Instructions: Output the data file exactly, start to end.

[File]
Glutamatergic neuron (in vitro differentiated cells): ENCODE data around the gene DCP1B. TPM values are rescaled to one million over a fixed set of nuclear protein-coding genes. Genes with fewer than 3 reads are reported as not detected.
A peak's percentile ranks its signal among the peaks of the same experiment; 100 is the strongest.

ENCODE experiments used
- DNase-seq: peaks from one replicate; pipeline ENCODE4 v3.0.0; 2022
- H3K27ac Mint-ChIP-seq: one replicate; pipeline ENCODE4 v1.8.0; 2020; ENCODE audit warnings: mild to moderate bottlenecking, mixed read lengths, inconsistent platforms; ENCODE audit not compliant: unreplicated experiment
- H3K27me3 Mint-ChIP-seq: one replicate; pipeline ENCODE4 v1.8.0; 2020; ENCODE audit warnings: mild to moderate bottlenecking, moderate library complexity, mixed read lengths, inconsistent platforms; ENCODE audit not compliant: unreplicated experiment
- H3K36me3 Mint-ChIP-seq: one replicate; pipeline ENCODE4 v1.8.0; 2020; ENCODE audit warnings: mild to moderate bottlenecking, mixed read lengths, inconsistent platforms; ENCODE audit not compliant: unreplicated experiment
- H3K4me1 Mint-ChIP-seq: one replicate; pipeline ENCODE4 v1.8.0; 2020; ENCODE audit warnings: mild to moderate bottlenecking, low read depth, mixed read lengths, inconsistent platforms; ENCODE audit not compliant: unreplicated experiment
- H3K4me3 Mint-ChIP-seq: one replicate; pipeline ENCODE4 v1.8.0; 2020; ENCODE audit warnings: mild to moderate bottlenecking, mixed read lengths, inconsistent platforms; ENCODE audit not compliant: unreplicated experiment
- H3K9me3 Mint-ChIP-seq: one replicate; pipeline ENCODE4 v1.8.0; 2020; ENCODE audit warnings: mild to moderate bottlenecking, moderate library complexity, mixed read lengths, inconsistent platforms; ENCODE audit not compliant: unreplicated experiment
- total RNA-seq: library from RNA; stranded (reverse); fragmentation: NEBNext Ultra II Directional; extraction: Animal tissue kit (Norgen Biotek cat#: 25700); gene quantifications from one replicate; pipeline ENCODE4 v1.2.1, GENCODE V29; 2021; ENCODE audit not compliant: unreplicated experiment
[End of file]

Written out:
Glutamatergic neuron (in vitro differentiated cells): ENCODE data around the gene DCP1B. TPM values are rescaled to one million over a fixed set of nuclear protein-coding genes. Genes with fewer than 3 reads are reported as not detected.
A peak's percentile ranks its signal among the peaks of the same experiment; 100 is the strongest.

ENCODE experiments used
- DNase-seq: peaks from one replicate; pipeline ENCODE4 v3.0.0; 2022
- H3K27ac Mint-ChIP-seq: one replicate; pipeline ENCODE4 v1.8.0; 2020; ENCODE audit warnings: mild to moderate bottlenecking, mixed read lengths, inconsistent platforms; ENCODE audit not compliant: unreplicated experiment
- H3K27me3 Mint-ChIP-seq: one replicate; pipeline ENCODE4 v1.8.0; 2020; ENCODE audit warnings: mild to moderate bottlenecking, moderate library complexity, mixed read lengths, inconsistent platforms; ENCODE audit not compliant: unreplicated experiment
- H3K36me3 Mint-ChIP-seq: one replicate; pipeline ENCODE4 v1.8.0; 2020; ENCODE audit warnings: mild to moderate bottlenecking, mixed read lengths, inconsistent platforms; ENCODE audit not compliant: unreplicated experiment
- H3K4me1 Mint-ChIP-seq: one replicate; pipeline ENCODE4 v1.8.0; 2020; ENCODE audit warnings: mild to moderate bottlenecking, low read depth, mixed read lengths, inconsistent platforms; ENCODE audit not compliant: unreplicated experiment
- H3K4me3 Mint-ChIP-seq: one replicate; pipeline ENCODE4 v1.8.0; 2020; ENCODE audit warnings: mild to moderate bottlenecking, mixed read lengths, inconsistent platforms; ENCODE audit not compliant: unreplicated experiment
- H3K9me3 Mint-ChIP-seq: one replicate; pipeline ENCODE4 v1.8.0; 2020; ENCODE audit warnings: mild to moderate bottlenecking, moderate library complexity, mixed read lengths, inconsistent platforms; ENCODE audit not compliant: unreplicated experiment
- total RNA-seq: library from RNA; stranded (reverse); fragmentation: NEBNext Ultra II Directional; extraction: Animal tissue kit (Norgen Biotek cat#: 25700); gene quantifications from one replicate; pipeline ENCODE4 v1.2.1, GENCODE V29; 2021; ENCODE audit not compliant: unreplicated experiment